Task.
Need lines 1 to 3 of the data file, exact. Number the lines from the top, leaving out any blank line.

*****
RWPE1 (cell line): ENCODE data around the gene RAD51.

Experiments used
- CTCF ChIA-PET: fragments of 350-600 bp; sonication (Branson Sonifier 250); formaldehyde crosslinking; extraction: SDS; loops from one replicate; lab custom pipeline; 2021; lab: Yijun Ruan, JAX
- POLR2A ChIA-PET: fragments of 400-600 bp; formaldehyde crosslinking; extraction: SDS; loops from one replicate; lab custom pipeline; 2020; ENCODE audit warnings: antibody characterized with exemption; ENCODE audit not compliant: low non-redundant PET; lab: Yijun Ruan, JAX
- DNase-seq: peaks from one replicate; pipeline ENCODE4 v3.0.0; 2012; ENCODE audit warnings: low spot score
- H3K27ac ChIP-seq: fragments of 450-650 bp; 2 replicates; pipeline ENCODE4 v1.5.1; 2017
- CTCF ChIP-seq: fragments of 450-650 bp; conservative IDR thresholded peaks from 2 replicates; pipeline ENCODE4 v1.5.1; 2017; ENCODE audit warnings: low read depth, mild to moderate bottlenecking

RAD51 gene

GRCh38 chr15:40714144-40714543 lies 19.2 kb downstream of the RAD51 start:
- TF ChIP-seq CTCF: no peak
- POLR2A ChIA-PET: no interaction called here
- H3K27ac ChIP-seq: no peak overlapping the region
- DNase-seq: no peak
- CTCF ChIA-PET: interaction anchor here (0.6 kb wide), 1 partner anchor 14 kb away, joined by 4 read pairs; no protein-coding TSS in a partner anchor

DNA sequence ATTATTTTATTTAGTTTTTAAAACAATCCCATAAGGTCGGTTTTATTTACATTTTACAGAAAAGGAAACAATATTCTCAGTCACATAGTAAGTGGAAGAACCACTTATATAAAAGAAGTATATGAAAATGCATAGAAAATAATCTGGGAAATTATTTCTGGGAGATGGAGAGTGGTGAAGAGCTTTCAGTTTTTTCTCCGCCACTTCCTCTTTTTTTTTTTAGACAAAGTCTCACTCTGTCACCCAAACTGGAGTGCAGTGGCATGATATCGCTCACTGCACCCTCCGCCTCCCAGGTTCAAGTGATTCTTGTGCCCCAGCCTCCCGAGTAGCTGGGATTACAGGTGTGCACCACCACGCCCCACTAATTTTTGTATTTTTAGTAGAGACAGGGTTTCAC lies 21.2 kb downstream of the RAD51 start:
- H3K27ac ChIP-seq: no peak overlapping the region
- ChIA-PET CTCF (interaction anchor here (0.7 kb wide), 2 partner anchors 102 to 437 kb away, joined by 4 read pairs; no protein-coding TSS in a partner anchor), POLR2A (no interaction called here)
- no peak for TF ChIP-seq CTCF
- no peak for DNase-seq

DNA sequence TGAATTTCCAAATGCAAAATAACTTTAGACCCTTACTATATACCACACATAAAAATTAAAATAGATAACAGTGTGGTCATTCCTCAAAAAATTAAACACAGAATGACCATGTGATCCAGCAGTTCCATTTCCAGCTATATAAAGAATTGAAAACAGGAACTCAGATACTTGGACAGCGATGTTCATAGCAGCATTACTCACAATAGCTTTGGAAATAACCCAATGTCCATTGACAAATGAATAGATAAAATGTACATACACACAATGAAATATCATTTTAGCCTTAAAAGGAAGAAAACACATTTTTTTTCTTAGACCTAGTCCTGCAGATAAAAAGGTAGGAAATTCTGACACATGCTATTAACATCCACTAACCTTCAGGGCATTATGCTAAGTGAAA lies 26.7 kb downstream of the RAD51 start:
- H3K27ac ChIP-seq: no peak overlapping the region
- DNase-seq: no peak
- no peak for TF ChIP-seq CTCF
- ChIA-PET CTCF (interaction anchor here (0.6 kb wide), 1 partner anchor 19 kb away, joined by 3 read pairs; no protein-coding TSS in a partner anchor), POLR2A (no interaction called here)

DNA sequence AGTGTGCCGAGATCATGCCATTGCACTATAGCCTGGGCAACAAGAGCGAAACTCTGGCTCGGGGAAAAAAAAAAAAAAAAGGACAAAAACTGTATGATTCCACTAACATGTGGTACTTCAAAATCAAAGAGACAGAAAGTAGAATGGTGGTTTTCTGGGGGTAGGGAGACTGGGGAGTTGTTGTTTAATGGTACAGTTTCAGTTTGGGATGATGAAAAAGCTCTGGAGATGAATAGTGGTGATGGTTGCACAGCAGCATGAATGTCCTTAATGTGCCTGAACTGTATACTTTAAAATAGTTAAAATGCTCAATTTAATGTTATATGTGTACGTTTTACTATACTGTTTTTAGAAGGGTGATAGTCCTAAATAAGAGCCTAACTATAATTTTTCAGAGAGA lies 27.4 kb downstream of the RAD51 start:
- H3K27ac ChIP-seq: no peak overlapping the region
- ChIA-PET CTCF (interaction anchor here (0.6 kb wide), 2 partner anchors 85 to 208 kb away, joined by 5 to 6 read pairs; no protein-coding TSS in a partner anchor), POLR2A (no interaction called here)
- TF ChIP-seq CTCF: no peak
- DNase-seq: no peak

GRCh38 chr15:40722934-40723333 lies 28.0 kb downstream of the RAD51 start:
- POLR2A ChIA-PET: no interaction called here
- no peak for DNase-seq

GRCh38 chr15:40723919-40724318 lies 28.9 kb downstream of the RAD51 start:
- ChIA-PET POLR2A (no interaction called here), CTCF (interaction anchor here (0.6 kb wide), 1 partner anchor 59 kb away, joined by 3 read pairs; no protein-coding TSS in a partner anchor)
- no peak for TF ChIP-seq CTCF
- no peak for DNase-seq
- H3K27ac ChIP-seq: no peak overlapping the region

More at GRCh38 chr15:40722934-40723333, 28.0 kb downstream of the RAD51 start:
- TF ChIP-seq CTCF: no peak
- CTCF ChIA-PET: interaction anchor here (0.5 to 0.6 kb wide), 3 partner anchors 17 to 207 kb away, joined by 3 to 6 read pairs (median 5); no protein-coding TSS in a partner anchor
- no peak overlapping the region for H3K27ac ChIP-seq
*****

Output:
RWPE1 (cell line): ENCODE data around the gene RAD51.

Experiments used
- CTCF ChIA-PET: fragments of 350-600 bp; sonication (Branson Sonifier 250); formaldehyde crosslinking; extraction: SDS; loops from one replicate; lab custom pipeline; 2021; lab: Yijun Ruan, JAX